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CA to cut 5 percent of work force

The planned elimination of 800 jobs is part of a restructuring plan that will cost $40 million, the troubled firm says.

Computer Associates International announced on Wednesday that it plans to cut 5 percent of its work force as part of a restructuring effort, a move that comes as the company seeks to rebuild itself after a long-running accounting scandal.

CA plans to cut about 800 positions as part of a plan to save $70 million annually. The enterprise software company has been struggling financially. In addition, its former chief executive, Sanjay Kumar, and its former head of global sales, Stephen Richards, were recently charged with securities fraud and obstruction of justice.

Additionally, CA last week announced a $225 million settlement with the U.S. Department of Justice over allegations that the company and its former executives engaged in accounting fraud.

"Now is the time for CA to move forward," Kenneth Cron, the company's chief executive, said in a statement. "CA has great strengths in its technology, its customer base and its balance sheet. To ensure our long-term success, we need to effectively leverage these strengths and realign our investments with the company's strategic growth opportunities."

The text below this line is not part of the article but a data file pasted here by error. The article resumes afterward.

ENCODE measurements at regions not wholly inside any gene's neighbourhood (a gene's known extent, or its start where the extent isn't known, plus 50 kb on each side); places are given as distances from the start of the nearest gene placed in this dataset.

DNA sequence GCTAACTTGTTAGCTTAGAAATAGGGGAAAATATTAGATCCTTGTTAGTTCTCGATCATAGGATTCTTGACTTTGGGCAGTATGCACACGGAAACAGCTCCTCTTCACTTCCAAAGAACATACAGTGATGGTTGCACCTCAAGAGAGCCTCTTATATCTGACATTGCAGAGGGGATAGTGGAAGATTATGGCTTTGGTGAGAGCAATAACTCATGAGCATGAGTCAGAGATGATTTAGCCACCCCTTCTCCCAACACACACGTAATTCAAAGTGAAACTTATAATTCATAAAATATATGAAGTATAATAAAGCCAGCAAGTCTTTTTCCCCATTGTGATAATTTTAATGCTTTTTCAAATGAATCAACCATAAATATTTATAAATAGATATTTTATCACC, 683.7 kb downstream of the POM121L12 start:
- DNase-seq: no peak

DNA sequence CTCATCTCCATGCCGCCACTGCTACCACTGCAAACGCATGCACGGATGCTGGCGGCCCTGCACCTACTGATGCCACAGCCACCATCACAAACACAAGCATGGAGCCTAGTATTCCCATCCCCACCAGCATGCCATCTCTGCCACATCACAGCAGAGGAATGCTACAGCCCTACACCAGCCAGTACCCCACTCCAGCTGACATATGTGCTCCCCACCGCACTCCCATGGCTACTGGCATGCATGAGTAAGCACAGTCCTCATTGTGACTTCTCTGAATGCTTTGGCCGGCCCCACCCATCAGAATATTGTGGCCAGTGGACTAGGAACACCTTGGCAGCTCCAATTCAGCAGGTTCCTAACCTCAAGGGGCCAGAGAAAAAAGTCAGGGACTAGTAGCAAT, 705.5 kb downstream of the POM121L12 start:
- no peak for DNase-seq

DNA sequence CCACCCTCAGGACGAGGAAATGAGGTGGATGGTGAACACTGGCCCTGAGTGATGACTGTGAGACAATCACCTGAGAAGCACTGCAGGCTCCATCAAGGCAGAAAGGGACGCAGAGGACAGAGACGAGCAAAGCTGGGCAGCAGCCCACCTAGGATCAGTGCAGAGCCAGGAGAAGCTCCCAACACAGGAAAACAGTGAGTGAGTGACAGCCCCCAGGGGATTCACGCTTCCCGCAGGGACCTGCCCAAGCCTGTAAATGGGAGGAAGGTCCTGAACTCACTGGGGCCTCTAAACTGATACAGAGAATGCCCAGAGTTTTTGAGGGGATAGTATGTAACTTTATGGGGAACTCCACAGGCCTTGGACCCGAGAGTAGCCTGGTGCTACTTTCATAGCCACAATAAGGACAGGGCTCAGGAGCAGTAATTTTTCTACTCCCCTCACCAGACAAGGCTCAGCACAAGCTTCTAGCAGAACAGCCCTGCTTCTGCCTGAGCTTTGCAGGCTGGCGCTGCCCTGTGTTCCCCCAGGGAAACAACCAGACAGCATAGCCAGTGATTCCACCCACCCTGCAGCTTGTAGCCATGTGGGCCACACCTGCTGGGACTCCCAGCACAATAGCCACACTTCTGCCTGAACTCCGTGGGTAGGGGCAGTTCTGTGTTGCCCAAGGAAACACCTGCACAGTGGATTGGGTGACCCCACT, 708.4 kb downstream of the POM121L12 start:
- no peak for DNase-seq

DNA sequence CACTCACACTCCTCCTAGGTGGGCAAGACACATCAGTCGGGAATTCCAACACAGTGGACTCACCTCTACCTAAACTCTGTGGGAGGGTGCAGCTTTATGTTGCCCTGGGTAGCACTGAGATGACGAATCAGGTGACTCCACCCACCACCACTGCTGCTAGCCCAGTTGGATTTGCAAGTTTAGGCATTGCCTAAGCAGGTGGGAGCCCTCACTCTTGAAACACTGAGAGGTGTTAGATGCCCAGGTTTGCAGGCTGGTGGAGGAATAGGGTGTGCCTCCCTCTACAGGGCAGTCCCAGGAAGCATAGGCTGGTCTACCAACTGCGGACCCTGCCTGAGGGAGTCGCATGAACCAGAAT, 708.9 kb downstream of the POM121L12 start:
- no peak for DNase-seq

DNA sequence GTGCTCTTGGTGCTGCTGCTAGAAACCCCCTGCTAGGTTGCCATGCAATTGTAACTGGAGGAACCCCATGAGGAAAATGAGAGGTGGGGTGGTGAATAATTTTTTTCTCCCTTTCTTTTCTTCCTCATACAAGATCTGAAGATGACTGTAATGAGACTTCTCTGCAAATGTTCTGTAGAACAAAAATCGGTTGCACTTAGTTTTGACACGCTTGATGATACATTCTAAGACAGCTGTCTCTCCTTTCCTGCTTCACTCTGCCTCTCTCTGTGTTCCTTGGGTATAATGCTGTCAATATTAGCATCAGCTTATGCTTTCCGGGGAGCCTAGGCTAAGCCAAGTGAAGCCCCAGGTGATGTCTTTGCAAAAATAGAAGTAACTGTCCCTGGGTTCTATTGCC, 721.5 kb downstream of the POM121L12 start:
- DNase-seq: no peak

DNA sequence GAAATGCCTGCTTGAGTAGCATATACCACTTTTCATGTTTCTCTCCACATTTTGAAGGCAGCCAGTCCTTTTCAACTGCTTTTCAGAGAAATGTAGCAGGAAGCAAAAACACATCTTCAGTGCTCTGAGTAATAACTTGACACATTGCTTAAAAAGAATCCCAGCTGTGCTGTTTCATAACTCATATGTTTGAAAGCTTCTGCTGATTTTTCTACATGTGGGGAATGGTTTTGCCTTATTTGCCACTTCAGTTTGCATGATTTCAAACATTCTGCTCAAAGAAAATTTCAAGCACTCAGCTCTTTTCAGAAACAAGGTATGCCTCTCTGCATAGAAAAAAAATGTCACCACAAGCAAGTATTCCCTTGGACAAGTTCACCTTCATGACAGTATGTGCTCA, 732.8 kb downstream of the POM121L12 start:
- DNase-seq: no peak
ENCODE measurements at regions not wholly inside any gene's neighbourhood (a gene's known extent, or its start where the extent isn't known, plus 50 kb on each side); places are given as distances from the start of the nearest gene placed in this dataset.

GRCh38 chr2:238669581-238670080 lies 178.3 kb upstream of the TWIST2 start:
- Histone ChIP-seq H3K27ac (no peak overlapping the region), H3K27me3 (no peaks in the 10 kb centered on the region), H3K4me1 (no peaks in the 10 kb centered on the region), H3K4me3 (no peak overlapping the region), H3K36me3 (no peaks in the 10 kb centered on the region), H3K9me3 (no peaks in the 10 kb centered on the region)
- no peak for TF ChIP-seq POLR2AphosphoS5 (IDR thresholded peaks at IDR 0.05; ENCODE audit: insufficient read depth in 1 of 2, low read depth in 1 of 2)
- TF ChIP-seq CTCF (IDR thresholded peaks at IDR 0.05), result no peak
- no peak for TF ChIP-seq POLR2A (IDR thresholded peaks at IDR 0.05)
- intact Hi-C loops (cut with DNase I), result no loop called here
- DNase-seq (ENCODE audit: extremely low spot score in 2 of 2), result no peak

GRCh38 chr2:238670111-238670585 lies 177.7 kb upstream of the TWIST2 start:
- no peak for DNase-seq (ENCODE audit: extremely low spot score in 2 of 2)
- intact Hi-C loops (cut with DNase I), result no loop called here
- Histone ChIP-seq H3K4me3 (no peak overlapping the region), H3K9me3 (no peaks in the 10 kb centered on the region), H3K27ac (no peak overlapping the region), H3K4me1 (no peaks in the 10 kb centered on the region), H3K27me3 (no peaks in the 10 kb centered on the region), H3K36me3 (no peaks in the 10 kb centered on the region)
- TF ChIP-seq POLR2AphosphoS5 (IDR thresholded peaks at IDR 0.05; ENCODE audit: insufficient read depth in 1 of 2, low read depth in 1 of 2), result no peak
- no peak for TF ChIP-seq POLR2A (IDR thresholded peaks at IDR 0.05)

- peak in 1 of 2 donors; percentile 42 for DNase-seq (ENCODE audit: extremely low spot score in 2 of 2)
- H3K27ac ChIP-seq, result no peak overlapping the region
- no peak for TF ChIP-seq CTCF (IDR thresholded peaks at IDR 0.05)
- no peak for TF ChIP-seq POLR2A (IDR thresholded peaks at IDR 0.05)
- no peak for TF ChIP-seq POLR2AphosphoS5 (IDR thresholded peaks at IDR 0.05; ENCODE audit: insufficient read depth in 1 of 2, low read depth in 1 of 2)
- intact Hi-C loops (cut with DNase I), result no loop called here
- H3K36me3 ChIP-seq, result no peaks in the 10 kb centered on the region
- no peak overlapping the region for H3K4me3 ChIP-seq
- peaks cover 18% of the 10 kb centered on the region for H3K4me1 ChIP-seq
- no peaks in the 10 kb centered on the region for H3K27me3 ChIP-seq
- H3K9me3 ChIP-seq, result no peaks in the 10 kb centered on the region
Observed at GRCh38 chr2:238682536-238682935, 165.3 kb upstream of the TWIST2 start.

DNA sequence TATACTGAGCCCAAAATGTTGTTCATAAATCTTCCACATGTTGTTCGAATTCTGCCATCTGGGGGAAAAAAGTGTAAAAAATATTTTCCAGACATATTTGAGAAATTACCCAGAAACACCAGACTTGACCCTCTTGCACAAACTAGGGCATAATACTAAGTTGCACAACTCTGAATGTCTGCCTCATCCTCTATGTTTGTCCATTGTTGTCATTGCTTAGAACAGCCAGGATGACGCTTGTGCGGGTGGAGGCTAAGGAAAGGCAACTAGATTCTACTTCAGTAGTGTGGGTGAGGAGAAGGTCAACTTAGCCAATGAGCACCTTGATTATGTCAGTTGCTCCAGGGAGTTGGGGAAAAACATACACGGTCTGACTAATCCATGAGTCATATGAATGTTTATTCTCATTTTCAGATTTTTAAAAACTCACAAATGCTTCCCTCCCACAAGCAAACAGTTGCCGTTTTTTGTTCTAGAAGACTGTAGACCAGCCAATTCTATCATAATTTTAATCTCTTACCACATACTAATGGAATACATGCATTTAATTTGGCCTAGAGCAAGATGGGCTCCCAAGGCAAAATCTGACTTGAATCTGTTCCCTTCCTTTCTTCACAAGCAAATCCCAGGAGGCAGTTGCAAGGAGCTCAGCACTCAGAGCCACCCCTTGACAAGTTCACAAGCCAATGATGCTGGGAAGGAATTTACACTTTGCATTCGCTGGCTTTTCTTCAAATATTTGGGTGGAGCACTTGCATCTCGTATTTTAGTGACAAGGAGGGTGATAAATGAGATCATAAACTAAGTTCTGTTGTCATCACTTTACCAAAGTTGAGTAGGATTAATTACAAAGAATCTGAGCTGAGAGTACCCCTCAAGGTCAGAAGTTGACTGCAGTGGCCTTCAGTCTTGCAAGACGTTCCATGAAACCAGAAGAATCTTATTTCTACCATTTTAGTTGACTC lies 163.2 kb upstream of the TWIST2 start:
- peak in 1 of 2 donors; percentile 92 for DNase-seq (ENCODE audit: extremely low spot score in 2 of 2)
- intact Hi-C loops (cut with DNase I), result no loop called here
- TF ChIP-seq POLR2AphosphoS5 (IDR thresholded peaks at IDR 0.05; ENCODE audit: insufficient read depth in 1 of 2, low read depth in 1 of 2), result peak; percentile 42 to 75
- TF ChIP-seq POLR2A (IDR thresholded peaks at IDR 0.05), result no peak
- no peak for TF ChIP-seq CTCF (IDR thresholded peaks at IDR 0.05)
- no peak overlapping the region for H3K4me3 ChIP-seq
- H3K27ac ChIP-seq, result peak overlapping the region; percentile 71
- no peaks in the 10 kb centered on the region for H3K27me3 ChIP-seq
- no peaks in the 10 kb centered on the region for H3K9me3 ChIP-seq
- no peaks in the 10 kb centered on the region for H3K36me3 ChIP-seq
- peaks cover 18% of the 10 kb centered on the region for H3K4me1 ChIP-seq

Under the restructuring plan, CA will streamline its product lineup and cut positions throughout the organization.

The layoffs are expected to be completed by the end of October. The cost of the restructuring, including severance payments and related expenses, is anticipated to be $40 million, or 4 cents a share.

"This restructuring will have no effect on our ability to fulfill the obligations of the deferred prosecution agreement announced last week. There is nothing more important to us, and we are committed to fulfilling every requirement," Cron said.

Once the restructuring is complete, the changes will save $70 million annually, the company said.

CA previously admitted to back-dating contracts over a two-year period, as a means of meeting Wall Street's financial projections for the company. The software maker later conducted an internal audit and had to restate $2.2 billion in revenue for fiscal years 2000 and 2001. Several high-level executives were ousted.

Kumar and Richards have both pleaded not guilty in the case, but the company's former general counsel, Stephen Woghin, pleaded guilty to charges of securities fraud conspiracy and obstruction of justice.